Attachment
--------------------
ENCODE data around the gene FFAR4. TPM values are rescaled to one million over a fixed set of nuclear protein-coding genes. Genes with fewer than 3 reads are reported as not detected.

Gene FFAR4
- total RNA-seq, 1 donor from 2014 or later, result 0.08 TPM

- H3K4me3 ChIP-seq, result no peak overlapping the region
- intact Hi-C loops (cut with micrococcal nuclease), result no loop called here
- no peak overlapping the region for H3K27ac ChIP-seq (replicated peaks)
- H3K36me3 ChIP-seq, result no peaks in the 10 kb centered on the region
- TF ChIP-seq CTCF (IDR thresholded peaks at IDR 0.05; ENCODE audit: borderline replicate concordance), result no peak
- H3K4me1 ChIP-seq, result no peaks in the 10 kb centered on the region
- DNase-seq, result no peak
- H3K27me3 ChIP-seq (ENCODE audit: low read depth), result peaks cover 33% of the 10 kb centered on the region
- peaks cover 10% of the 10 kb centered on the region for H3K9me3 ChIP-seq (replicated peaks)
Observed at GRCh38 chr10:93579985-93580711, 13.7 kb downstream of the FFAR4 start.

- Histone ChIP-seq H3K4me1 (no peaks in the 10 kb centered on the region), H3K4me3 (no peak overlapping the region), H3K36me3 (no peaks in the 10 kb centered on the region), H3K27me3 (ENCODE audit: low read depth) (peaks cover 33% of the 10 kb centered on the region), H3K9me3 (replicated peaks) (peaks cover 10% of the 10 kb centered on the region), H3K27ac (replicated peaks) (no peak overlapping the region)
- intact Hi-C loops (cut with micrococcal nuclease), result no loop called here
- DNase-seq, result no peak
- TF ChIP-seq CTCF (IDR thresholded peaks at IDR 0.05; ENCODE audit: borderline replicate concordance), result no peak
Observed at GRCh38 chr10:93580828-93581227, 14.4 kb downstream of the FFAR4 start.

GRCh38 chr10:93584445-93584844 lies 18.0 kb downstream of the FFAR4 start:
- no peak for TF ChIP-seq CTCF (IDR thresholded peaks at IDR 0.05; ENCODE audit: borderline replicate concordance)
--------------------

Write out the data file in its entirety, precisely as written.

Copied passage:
ENCODE data around the gene FFAR4. TPM values are rescaled to one million over a fixed set of nuclear protein-coding genes. Genes with fewer than 3 reads are reported as not detected.

Gene FFAR4
- total RNA-seq, 1 donor from 2014 or later, result 0.08 TPM

- H3K4me3 ChIP-seq, result no peak overlapping the region
- intact Hi-C loops (cut with micrococcal nuclease), result no loop called here
- no peak overlapping the region for H3K27ac ChIP-seq (replicated peaks)
- H3K36me3 ChIP-seq, result no peaks in the 10 kb centered on the region
- TF ChIP-seq CTCF (IDR thresholded peaks at IDR 0.05; ENCODE audit: borderline replicate concordance), result no peak
- H3K4me1 ChIP-seq, result no peaks in the 10 kb centered on the region
- DNase-seq, result no peak
- H3K27me3 ChIP-seq (ENCODE audit: low read depth), result peaks cover 33% of the 10 kb centered on the region
- peaks cover 10% of the 10 kb centered on the region for H3K9me3 ChIP-seq (replicated peaks)
Observed at GRCh38 chr10:93579985-93580711, 13.7 kb downstream of the FFAR4 start.

- Histone ChIP-seq H3K4me1 (no peaks in the 10 kb centered on the region), H3K4me3 (no peak overlapping the region), H3K36me3 (no peaks in the 10 kb centered on the region), H3K27me3 (ENCODE audit: low read depth) (peaks cover 33% of the 10 kb centered on the region), H3K9me3 (replicated peaks) (peaks cover 10% of the 10 kb centered on the region), H3K27ac (replicated peaks) (no peak overlapping the region)
- intact Hi-C loops (cut with micrococcal nuclease), result no loop called here
- DNase-seq, result no peak
- TF ChIP-seq CTCF (IDR thresholded peaks at IDR 0.05; ENCODE audit: borderline replicate concordance), result no peak
Observed at GRCh38 chr10:93580828-93581227, 14.4 kb downstream of the FFAR4 start.

GRCh38 chr10:93584445-93584844 lies 18.0 kb downstream of the FFAR4 start:
- no peak for TF ChIP-seq CTCF (IDR thresholded peaks at IDR 0.05; ENCODE audit: borderline replicate concordance)